We live in a superhero culture. Authority is rolled upwards in corporations and the government until there’s only one person at the top who can make definitive decisions. And then, in a fit of irrational idealism, we reward them for total failure. Except, of course, Apple.
How did Netflix get into so much trouble? How did the darling of American video culture suddenly and greatly annoy millions of customers? How would Apple have handled it all? Here’s John’s take on the whole affair.
It is said that investors only have two emotions: Fear and greed. Right now, everyone is in a fearful mode about Steve Jobs’s retirement as CEO. But assessing the future is more complicated than simply recapping Steve’s glorious past and then fretting about how Apple will do without him as CEO. There’s much more to think about as Tim Cook assumes the CEO role.
OS X Lion looks to become a great operating system, an OS based on UNIX. While Apple has used its UNIX expertise to great advantage, UNIX gurus often scratch their heads about Apple’s philosophy. Now, we’re at a crossroads. Where Apple goes from here, how it handles the UNIX underpinnings, its attention to UNIX technical detail and how Apple’s warm embrace by consumers impacts its UNIX community becomes an even more interesting question.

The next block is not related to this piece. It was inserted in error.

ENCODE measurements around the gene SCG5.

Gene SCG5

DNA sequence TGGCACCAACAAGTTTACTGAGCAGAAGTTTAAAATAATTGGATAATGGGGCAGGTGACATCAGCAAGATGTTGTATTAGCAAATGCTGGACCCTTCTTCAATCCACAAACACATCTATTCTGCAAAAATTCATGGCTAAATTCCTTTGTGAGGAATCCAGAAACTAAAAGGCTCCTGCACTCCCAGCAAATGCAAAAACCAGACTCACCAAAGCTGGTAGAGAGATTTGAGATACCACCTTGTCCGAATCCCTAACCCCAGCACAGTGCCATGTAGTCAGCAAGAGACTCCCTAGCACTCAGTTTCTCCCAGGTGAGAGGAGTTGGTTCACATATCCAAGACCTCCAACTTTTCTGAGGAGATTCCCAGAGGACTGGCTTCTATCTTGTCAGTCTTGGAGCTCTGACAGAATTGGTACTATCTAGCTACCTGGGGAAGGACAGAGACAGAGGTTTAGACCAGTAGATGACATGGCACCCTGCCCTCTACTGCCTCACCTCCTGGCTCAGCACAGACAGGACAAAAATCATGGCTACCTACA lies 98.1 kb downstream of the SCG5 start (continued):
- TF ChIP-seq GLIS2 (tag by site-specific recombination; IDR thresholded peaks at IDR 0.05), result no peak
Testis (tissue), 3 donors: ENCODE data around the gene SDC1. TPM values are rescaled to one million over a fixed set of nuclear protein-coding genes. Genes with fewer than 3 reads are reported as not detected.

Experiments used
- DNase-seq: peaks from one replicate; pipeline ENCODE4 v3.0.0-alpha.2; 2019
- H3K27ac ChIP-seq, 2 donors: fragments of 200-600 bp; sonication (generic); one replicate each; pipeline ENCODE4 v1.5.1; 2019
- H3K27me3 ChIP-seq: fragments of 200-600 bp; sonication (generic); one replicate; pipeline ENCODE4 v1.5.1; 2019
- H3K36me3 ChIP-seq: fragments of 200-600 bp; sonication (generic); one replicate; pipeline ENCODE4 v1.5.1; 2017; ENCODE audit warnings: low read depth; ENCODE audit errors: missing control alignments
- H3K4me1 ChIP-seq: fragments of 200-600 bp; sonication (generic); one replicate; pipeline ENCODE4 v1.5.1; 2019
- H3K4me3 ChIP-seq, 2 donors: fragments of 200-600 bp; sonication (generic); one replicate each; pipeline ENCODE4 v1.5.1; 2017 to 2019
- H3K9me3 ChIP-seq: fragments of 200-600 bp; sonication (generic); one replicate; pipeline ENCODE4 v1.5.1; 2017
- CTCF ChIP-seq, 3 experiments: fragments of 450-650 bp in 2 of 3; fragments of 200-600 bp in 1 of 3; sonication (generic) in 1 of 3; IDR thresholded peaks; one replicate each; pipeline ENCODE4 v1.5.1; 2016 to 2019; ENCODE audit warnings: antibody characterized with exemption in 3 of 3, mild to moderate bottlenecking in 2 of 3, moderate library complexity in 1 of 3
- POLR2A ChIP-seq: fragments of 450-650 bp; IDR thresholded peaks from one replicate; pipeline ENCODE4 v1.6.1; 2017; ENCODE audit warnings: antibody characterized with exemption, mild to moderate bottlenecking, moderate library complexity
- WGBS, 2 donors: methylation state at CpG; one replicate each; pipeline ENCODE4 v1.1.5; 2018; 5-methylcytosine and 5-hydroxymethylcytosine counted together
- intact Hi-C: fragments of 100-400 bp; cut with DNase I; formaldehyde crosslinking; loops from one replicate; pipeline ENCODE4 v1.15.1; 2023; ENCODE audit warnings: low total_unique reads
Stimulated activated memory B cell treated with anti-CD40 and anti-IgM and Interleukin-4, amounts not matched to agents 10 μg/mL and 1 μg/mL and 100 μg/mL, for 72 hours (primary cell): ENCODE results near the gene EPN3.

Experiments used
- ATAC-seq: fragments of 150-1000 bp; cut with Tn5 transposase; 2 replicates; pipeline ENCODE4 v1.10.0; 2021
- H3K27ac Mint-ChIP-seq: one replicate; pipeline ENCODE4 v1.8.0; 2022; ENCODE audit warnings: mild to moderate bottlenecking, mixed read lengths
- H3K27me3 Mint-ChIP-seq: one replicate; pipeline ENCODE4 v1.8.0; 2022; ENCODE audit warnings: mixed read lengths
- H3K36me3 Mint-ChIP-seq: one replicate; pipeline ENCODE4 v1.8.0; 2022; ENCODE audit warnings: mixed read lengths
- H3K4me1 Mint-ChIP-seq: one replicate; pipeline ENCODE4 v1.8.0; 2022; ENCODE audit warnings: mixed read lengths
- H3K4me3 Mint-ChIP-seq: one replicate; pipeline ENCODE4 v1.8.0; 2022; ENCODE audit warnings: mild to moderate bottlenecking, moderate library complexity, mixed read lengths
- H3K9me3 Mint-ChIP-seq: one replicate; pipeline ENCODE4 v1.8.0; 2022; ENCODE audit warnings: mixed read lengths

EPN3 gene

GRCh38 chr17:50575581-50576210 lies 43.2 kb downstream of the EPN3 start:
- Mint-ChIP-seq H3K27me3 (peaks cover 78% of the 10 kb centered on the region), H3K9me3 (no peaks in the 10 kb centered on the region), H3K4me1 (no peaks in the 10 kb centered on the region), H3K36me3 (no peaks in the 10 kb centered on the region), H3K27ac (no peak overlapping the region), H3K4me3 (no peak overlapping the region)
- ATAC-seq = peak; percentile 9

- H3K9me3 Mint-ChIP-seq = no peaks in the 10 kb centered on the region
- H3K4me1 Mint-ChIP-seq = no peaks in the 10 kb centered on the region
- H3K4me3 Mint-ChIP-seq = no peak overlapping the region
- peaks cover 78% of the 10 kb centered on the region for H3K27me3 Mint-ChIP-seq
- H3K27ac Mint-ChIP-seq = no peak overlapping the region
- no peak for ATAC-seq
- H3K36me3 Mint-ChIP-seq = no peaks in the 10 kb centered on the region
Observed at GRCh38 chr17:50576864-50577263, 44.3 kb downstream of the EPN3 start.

Early last decade, Apple got a reputation for doing some things differently than other companies. Amidst the surfeit of Windows in the enterprise, those policies were seen as offbeat and ultimately ineffectual — even though they made perfect sense. Ten years later, those decisions are paying off in spades while Apple’s competitors are suffering, financially embarrassed by the effects of Apple’s long term thinking.
Apple’s iPad competitors are having a tough time right now, both in the marketplace and in the courts. It’s going to require, essentially, alien technology to surpass the iPad, not merely copy. John explains.
It’s time to admit it. Despite all the forecasts and best hopes for the competition carving out a stake in the tablet market, it isn’t happening. And it isn’t going to happen. Apple owns this market, and the best the competition can hope for is crumbs. Forever. Here’s why.
The art of the sound bite is to encapsulate a complex idea into a few words that sounds convincing, but are devoid of any technical merit. The sound bite is intended to persuade, not enlighten. This is how Apple detractors use the phrase “Open systems are better.” But are they?
Apple has a vision for the way we’ll interact with Macs in the future. It appears first in Lion. But we can’t get there unless we learn to think differently, to become magicians with our hands so to speak. How will Apple do it?
It’s really clear now: the Macintosh is going to evolve quickly. The term “Mac” has been eradicated from the Mac OS X lexicon, the mouse is on the way out, and 75 percent of Macs sold are notebooks. Where does the beloved Mac evolve from here?
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